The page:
House panel erupts over Endangered Species Act debate

Democrats claimed a of factors – such as small budgets and political obstruction – often keeps federal regulators from doing their job, bringing on the suits.

“Sue and settle is a catchy phrase,” said Rep. Madeleine BordalloMadeleine Mary BordalloThis week: Lawmakers return to mourn George H.W. Bush Guam New Members 2019 Overnight Defense: VA pick breezes through confirmation hearing | House votes to move on defense bill negotiations | Senate bill would set 'stringent' oversight on North Korea talks MORE (D-Guam), in her opening statement. “However, the fact that the majority is using it as an excuse to shut down the right of people to protect the actions of their government is inappropriate and runs counter to its own Tea Party principles.”


The practice generally occurs when a regulator fails to issue rules – or in this case, list a species as threatened or endangered – by deadlines set by law. Although some court settlements have ordered the FWS to put a species on the list within a certain time frame, the protections don’t kick in until the animal is officially listed.

Meanwhile, Rep. Chris StewartChristopher (Chris) Douglas StewartThe Hill's Morning Report - Wild Wednesday: Sondland testimony, Dem debate take center stage Vindman clashes with GOP Trump on Vindman: 'I understand now he wears his uniform when he goes in' MORE (R-Utah) said it waged “fish-in-the-barrel litigation” against agencies, wasting precious resources.

The Chamber of Commerce recently released a study showing environmental groups successfully sued the federal government in 2011 and forced them to schedule more than 720 plants and animals for placement on the endangered species list.

“This mega-listing case that people are talking about... those are schedules. They make no substantive decisions,” Patrick Parenteau, a law professor at Vermont Law School and a litigator of several sue-and-settle environmental suits, told the House panel. “Unless those decisions are made, that recovery process cannot even begin. The ESA does not mandate recovery, that’s a flaw in the statute.”

Republicans focused on the sue-and-settle’s impact on local governments and how to initiate the first ESA reform in nearly three decades, pulling its three witnesses from state and tribal agencies.

“Nobody wants to see species go extinct,” said Chairman Doc HastingsRichard (Doc) Norman HastingsCongress just resolved a 20-year debate over Neolithic remains Boehner hires new press secretary GOP plots new course on Endangered Species Act reform MORE (R-Wa.). “I think the issue that we’re looking at is how best to preserve species.”

Tyler Powell, the deputy secretary of the environment for the State of Oklahoma, said federal regulators are able to mess with state-level efforts to drum up a collaborative recovery effort with the industry to help endangered or threatened animals.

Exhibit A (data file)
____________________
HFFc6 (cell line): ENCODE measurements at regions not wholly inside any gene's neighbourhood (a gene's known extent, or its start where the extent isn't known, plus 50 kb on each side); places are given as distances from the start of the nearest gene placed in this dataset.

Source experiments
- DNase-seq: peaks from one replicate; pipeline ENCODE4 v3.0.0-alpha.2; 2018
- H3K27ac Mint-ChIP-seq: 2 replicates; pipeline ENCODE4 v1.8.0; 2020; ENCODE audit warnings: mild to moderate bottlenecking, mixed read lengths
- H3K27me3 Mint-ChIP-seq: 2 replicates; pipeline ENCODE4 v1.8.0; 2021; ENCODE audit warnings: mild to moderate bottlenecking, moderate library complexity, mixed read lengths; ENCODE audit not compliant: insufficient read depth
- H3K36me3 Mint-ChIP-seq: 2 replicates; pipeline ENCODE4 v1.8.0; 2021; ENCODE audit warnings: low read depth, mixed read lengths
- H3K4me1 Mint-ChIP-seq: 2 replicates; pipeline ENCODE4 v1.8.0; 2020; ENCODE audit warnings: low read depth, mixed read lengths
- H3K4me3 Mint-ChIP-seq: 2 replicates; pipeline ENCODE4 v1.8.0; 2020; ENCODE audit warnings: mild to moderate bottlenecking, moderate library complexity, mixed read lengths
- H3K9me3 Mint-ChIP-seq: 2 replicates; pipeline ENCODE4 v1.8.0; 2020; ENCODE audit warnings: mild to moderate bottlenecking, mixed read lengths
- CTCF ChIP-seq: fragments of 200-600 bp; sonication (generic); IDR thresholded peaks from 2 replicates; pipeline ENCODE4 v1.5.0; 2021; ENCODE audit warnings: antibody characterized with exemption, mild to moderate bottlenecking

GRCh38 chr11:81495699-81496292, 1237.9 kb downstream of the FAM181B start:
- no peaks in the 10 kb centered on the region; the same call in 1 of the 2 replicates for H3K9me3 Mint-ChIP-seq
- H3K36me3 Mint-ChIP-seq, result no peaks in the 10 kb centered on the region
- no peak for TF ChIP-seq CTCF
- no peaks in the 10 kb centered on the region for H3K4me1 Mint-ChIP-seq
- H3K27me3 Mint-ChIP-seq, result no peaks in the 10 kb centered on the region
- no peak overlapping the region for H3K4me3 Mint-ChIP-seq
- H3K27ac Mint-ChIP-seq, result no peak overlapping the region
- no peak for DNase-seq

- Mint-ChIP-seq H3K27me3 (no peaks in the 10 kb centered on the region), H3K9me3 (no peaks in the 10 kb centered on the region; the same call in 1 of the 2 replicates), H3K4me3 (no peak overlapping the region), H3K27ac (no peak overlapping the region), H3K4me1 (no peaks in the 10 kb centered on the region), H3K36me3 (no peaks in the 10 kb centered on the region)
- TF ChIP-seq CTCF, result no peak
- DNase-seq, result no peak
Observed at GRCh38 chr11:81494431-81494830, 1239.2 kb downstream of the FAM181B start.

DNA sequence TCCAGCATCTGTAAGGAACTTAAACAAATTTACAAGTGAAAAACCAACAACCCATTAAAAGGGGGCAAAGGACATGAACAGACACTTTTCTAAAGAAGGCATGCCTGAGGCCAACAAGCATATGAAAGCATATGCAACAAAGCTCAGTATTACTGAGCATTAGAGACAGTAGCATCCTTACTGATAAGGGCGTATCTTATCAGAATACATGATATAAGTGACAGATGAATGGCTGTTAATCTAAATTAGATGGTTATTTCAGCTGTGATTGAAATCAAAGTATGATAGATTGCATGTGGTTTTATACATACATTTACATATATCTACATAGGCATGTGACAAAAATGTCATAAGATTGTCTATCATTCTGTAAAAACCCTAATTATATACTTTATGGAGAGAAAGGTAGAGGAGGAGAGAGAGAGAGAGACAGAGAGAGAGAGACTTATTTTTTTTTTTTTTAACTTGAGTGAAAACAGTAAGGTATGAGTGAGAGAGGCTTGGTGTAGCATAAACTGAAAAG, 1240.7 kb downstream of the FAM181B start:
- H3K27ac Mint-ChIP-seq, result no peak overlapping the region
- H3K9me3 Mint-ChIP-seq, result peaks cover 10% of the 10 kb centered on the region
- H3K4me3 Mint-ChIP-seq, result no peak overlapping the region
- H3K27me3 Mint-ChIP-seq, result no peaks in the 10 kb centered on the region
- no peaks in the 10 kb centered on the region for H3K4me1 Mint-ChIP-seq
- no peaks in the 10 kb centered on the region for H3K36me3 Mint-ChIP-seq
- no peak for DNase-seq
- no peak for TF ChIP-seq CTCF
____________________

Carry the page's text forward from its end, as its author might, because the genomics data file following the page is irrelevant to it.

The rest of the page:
“The state really has no purpose once a listing is done,” he said. “The federal government comes in and takes over all coordination of the species. The state serves as just a general commenter, like any other individual.”

While state and federal wildlife agencies do not coordinate on species listing, biologist Dr. Reed Noss, a professor at University of Central Florida, told lawmakers the “perceived conflict between the federal government and its activities” with other governments is a “red herring,” adding that he was surprised when he heard the topic of the event.

“Everywhere I’ve worked in my 40-year career, I’ve seen generally really good cooperation” between federal and local regulators… literally on a daily basis,” he said, noting his work in Ohio, Oregon, California and Florida on wildlife protection plans.

Critics say the suits force the federal government to prioritize its actions to environmentalists’ will.

The Chamber of Commerce report released last month found the ESA designations stemming from the two lawsuits in 2011 used 75 percent of FWS’ $20.9 million endangered species and wildlife habitat budget that year.

“The suggestion that our courts are there to rubber stamp collusive agreements is insulting to our judiciary,” said Parenteau. “They do not do that.”

Judicial consent decrees between regulators and outside groups must be posted in the Federal Register for public comment before they can become final. Critics of the process argue that, by that time, the damage is already done.

Republicans at the hearing blamed green groups for not actually being willing to sit down to reform and improve the ESA – instead attacking any efforts as an attempt at weakening the law –while Democrats blamed the other side for not giving regulators a seat at the table.

“The fact that neither one of the agencies were invited to appear in the June 2012 hearing or in today’s re-run reflects the continuation of a troubling Republican strategy of fear mongering rather than a fair oversight effort,” said Bordallo.